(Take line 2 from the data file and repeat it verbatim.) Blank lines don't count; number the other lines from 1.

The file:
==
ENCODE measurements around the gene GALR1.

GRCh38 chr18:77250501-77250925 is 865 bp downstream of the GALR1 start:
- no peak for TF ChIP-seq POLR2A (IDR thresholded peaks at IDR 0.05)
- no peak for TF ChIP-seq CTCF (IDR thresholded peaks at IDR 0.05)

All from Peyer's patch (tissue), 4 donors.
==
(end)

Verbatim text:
GRCh38 chr18:77250501-77250925 is 865 bp downstream of the GALR1 start: